B) the the consumer-eye view of the net as a platform for applications

These two forces combine to allow the net to evolve in a direction many 
of us do not like to think about - a kind of soft fragmentation that I 
call the "lumpy" internet.

Such a lumpy internet would be composed of distinct, but each fully 
formed, IPv4 (or IPv6) address spaces.  Each lump would have its own 
routing infrastructure, own hierarchy, etc.  If someone, like China or 
Comcast, needed more addresses than IPv4 could provide, they could 
create more lumps for themselves, each with a full 32-bit address space.

These lumps would be connected by Application Level Gateways - things 
like web proxies.  These would act as relays between the lumps. 
End-to-end addressing is by names, such as URIs or twitter tags or 
whatever seems appropriate.

This may seem far fetched, but it is not unlike the way that mobile 
phone networks interconnect applications (voice being one application, 
texting be another) between competing, even hostile providers such as 
AT&T and Verizon.

(These ALGs are much like a concept I proposed back in the 1980 and that 
Cisco revived a couple of years back - they are essentially the 
application layer analog to layer 3 IP routers.)

Domain names would become contextual - their meaning would depend on the 
lump in which they were uttered.  However, people don't like surprises 
and there would be a natural pressure for the DNS naming systems of 
different lumps to construct mechanisms or clearinghouses to assure a 
reasonable, but probably not perfect, degree of consistency, while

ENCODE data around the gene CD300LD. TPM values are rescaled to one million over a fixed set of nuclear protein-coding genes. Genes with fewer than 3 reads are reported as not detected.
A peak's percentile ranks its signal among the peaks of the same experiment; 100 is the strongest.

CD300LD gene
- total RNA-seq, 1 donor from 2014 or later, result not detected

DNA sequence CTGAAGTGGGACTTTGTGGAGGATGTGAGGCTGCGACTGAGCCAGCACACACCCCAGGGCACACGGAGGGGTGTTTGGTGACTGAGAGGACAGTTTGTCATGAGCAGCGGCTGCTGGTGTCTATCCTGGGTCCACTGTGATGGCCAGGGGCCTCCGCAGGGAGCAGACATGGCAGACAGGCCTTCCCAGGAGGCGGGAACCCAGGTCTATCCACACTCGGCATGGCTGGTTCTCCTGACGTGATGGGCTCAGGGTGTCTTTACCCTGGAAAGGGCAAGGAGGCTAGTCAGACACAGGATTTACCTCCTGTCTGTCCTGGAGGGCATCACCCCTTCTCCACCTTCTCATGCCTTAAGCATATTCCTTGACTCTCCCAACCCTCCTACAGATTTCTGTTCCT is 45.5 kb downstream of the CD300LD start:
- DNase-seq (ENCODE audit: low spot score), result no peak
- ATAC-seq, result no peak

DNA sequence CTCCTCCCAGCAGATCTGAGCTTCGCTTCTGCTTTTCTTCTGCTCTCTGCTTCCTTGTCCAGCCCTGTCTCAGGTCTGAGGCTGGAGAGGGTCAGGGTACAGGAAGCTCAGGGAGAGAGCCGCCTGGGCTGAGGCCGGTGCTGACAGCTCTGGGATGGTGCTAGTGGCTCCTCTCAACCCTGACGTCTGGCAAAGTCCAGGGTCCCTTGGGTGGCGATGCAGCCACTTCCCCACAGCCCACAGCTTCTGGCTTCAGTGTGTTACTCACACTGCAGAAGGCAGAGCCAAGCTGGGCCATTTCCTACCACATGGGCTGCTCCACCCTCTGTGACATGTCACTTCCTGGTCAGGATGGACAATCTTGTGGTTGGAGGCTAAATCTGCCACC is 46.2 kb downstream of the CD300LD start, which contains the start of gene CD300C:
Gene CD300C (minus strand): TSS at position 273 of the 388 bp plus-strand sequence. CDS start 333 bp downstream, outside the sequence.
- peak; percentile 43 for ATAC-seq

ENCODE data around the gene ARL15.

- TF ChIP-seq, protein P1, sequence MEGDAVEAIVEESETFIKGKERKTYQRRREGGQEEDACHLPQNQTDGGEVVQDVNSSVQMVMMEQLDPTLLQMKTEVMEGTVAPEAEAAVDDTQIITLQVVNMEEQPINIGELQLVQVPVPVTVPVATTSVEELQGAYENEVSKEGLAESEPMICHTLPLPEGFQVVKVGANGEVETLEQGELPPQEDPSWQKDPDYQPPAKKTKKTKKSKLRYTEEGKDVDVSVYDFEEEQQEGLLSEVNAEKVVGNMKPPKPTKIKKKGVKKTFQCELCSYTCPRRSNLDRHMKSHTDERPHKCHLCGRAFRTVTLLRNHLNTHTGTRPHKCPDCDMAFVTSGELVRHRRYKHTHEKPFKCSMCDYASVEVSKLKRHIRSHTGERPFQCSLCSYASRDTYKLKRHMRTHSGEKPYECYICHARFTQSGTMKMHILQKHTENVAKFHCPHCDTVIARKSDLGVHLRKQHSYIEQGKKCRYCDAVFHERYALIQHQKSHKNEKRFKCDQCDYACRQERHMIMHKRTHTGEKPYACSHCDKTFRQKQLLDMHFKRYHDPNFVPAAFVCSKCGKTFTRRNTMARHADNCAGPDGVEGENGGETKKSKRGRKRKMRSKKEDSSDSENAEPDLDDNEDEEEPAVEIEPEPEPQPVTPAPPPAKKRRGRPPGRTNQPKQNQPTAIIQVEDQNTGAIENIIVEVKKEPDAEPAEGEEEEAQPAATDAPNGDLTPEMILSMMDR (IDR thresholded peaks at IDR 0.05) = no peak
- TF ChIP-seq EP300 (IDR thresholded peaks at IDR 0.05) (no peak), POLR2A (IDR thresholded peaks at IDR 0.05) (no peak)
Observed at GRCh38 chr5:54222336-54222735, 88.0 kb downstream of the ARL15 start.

allowing local/per-lump variations and extensions.  Application level 
gateways might find that one of their jobs is mapping out 
inconsistencies of names between lumps.

Internet lumps have some attractive properties, at least in the eyes of 

   - They are "owned" so that the owner, whether that be a country or a 
corporation or a religious group, can open contact with the rest of the 
world only through guarded portals (i.e. their set of application gateways.)

   - Those portals can be taxed, censored, data-mined as desired.  And 
since application level gateways pull user-data up to the application 
layer, there is no need for deep packet inspection technologies.

   - Since each lump is in itself a complete IPv4 space, there is no 
need for transition to IPv6.  Each lump could give itself the entire 
32-bit IPv4 address space, just as today we each re-use the same chunks 
of IPv4 private address space behind the NAT's in our homes.

   - Application level gateways between lumps do not require super-NATs, 
so the 64K limit on TCP/UDP port number issues do not arise.

This not necessarily an attractive view of the future, but it is 
possible and, I believe, likely.

It would be sad indeed, from the point of civil liberties and 
expression, to kiss goodbye to the end-to-end principle.  But that loss 
is as much due to users who view the network as applications as to any 
of the other forces - attractive toys often distract us from social values.